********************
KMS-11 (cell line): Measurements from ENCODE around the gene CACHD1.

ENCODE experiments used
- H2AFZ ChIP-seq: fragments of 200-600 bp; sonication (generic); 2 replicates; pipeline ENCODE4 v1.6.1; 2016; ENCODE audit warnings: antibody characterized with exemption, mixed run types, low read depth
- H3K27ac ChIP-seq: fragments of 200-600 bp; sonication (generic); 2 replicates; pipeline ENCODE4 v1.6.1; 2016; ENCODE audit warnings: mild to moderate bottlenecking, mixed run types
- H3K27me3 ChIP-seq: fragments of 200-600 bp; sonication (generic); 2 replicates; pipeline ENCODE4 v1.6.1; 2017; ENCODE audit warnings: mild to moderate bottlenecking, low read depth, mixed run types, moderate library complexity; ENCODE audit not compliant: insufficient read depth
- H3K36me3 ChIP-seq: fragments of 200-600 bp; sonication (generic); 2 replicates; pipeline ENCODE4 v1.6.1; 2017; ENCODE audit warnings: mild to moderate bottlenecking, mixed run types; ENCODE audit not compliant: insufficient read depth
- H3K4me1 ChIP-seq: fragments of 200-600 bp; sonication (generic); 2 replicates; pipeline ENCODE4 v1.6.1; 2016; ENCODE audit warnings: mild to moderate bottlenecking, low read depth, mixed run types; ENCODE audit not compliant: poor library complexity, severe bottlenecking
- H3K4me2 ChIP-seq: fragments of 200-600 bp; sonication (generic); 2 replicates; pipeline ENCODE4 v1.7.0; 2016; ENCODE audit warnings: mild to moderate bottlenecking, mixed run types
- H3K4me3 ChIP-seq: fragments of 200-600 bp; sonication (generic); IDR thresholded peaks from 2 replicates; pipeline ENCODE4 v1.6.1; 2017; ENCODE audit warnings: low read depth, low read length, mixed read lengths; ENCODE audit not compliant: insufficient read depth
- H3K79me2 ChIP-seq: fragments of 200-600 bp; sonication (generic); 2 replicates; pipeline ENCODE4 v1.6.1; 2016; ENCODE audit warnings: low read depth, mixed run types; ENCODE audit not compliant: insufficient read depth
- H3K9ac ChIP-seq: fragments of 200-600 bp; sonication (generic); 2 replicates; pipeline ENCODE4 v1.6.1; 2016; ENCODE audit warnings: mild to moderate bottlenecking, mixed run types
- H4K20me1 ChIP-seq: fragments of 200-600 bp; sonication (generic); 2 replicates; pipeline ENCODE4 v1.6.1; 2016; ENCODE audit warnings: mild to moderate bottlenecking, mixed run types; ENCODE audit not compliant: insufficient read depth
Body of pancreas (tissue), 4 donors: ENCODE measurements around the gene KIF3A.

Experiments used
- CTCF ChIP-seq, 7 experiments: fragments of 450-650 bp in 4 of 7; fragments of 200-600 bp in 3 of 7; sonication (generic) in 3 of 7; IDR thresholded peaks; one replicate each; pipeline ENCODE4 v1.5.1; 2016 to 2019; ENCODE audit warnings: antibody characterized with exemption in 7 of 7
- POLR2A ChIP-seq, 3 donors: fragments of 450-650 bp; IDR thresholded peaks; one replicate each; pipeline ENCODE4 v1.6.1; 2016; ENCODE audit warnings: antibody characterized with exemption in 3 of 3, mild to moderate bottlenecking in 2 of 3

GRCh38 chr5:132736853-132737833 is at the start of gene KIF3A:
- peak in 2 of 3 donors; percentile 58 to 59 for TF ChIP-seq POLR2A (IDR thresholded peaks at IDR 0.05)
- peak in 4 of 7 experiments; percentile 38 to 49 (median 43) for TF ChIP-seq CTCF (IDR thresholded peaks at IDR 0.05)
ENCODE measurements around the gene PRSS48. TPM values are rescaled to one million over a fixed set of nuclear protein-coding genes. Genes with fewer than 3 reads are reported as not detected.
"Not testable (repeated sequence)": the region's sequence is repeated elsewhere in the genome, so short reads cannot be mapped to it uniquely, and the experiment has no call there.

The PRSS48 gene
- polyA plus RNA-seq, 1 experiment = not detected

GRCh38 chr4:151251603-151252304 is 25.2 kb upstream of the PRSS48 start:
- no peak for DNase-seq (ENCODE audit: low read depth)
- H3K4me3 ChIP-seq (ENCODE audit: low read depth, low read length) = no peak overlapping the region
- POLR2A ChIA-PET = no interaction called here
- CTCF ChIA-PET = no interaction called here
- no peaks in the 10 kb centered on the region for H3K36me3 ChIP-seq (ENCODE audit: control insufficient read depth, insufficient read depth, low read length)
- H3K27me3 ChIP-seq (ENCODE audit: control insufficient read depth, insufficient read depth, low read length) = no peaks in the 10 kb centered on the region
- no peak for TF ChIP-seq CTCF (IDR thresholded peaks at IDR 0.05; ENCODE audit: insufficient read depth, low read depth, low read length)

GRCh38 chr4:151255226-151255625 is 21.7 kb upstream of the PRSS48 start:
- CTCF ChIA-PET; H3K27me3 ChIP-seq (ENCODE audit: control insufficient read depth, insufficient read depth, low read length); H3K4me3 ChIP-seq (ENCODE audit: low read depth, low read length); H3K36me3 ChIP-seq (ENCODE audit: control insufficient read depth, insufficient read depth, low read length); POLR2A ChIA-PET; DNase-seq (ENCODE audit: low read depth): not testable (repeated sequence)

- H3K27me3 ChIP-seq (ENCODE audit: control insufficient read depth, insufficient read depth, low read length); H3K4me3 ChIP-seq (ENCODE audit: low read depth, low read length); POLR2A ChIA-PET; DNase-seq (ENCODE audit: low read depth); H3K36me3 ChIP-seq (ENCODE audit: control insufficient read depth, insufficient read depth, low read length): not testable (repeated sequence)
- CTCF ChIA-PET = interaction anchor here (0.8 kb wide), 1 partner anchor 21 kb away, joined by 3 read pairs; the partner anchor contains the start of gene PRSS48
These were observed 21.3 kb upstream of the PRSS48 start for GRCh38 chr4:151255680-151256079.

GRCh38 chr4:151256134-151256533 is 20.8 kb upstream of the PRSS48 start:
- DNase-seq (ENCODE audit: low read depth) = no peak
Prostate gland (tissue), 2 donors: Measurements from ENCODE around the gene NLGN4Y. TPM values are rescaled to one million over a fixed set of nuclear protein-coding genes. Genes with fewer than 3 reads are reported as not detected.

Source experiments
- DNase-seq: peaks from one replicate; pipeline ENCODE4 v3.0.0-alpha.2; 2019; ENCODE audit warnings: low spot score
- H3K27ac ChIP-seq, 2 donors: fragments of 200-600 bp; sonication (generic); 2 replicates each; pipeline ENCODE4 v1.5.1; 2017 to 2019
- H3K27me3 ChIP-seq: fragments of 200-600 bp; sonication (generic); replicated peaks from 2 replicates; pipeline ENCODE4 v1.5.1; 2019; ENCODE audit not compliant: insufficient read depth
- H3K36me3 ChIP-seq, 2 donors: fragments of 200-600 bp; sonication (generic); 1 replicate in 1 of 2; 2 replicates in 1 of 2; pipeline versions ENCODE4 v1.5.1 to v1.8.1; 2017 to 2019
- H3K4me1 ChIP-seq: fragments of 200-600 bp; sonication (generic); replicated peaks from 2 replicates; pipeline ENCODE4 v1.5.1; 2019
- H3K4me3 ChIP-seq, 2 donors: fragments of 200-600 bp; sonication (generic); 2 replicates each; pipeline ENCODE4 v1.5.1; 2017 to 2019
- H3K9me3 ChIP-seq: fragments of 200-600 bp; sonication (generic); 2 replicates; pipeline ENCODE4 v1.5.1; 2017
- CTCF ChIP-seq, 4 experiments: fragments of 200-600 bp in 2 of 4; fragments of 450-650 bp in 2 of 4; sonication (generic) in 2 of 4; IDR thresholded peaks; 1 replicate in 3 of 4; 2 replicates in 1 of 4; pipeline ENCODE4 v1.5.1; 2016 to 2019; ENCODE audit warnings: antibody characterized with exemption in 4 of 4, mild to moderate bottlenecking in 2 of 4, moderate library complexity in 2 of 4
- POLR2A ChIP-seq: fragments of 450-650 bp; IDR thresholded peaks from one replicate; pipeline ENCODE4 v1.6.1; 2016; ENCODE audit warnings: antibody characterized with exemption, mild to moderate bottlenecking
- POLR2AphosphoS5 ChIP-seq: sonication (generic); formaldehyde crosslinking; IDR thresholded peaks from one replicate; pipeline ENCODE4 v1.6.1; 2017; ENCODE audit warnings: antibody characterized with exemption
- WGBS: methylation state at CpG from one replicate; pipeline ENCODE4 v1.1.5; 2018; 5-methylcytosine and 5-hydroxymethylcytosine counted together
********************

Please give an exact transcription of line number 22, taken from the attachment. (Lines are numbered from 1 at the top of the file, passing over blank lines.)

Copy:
The PRSS48 gene